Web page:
The original LP pressing did not credit Rev. Wilkins as the writer of "Prodigal Son". His performance of "Prodigal Son" at the 1964 Newport Folk Festival was included on the Vanguard LP Blues at Newport, Volume 2; that performance is similar to the Stones' cover, and this may have been where the band first heard the song, although this is not certain.
On 10 December 1968 and 11 December 1968, the band aimed to promote Beggars Banquet by recording a television extravaganza entitled The Rolling Stones Rock and Roll Circus featuring John Lennon, Eric Clapton, The Who and Jethro Tull among the musical guests. However, the project did not air and would not receive an official release until 1996.
Friday, June 13, 2008
"Salt of the Earth" – 4:51
A kick ass album that goes out on a whimper. I liked this song a lot more when the Stones recorded it as "You Can't Always Get What You Want" – but even then, I didn't like it all that much.
The problem is Mick. He is a man who cannot get away with singing lines like,
Let's drink to the hard working people,It's impossible to take Mick seriously when he sings those words, knowing what we know about him and his cocaine and jet-set entourage. Gives me the same angry feeling I get when I hear Bono talk about the starving people in Africa – don't you just want to punch him in the taint? How's about you just shut the fuck up and count your money, okay? Jesus, you just finished songs about riots in the streets and sex with underage girls – don't give me this salt of the earth bullshit, please? God fucking dammit.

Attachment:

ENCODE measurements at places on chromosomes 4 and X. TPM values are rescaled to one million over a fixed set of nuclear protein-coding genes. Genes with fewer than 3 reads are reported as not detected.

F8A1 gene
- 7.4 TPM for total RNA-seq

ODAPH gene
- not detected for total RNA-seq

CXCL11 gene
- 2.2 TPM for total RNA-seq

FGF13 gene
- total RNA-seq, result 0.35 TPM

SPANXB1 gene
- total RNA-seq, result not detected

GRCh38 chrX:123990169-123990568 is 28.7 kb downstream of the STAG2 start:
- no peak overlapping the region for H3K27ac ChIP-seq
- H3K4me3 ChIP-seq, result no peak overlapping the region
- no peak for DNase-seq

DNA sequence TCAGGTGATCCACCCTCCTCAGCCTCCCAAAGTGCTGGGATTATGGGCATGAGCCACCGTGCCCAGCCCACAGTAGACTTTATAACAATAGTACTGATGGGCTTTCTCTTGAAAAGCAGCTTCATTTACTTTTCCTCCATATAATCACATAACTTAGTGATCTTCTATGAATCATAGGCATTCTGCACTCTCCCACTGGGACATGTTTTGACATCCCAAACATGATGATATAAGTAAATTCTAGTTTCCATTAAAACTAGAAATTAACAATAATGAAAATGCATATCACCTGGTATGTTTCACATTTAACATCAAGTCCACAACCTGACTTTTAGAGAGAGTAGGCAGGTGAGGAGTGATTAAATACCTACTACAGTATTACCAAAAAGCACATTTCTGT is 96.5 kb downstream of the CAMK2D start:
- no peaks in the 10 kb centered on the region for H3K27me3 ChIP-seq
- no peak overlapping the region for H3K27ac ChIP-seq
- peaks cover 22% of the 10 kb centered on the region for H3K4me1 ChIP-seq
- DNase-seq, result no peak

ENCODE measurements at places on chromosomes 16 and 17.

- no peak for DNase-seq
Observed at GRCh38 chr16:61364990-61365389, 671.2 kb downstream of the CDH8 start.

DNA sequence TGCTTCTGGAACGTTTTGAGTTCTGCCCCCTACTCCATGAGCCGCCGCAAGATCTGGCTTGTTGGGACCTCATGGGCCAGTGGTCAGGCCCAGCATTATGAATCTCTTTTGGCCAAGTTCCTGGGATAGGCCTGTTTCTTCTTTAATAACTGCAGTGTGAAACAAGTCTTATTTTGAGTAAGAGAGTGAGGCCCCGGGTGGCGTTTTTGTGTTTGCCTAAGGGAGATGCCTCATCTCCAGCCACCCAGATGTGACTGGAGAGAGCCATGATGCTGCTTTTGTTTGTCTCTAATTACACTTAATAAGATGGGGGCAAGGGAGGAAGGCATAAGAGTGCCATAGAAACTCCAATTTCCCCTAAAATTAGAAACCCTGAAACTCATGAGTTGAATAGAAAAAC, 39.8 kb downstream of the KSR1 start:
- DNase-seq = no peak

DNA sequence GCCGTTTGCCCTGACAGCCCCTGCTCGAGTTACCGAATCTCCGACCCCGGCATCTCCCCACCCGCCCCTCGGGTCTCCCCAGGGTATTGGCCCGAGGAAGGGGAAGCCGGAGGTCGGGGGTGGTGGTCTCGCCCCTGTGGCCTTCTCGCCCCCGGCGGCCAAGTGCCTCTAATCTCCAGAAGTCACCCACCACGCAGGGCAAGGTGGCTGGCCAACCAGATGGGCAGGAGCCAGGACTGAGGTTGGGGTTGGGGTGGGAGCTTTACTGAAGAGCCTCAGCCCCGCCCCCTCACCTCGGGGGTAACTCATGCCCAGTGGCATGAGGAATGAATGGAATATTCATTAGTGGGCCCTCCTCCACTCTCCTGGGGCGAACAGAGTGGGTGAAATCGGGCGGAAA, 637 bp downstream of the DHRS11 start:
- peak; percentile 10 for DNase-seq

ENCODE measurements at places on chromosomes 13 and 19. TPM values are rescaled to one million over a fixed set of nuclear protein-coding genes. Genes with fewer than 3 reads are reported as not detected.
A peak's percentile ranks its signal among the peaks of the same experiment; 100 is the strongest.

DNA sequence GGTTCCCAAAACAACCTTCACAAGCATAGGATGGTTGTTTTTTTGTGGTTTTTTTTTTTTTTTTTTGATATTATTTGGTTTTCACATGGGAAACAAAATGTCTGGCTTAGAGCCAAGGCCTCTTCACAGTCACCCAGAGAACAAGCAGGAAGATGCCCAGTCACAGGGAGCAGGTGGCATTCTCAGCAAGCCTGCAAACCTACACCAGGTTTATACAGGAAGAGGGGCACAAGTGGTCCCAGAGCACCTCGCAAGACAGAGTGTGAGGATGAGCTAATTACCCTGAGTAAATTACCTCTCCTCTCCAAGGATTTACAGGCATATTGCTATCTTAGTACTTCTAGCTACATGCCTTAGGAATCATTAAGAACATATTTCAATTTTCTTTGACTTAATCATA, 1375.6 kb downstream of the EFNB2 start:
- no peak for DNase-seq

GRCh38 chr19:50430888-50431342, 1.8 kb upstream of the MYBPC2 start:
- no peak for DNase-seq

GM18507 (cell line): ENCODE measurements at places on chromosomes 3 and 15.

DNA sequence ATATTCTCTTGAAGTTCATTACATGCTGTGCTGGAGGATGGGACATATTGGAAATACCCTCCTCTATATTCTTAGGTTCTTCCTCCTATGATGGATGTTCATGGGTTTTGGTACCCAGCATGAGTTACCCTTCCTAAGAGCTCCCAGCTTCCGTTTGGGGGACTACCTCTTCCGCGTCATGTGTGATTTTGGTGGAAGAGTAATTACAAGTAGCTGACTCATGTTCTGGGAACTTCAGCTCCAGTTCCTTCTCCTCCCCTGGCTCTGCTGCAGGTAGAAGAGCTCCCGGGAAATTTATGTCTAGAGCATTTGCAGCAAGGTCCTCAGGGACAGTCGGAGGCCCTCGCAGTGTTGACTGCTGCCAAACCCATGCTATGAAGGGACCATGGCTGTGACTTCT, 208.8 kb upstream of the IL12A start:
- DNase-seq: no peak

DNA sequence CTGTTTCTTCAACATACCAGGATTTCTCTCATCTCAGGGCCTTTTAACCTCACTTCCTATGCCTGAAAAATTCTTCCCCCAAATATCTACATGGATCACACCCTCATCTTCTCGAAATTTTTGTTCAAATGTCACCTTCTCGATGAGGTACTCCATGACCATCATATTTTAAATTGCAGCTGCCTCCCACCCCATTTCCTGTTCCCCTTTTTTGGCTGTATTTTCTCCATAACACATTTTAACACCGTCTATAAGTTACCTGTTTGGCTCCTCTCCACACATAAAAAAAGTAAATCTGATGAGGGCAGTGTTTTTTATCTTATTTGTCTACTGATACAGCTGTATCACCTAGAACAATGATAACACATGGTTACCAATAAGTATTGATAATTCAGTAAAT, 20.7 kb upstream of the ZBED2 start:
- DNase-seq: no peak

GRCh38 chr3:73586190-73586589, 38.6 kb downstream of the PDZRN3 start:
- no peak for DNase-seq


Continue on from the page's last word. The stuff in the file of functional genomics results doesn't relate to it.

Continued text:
Let's drink to the lowly of birth.
Wednesday, June 11, 2008
"Factory Girl" – 2:12
A terrific melody that must have sounded classic the moment it came off Keith's guitar. A neat, old timey arrangement with minimal percussion (including the return of Rocky Dijon!), some mandolin courtesy of Dave Mason, and viola care of Rick Grech.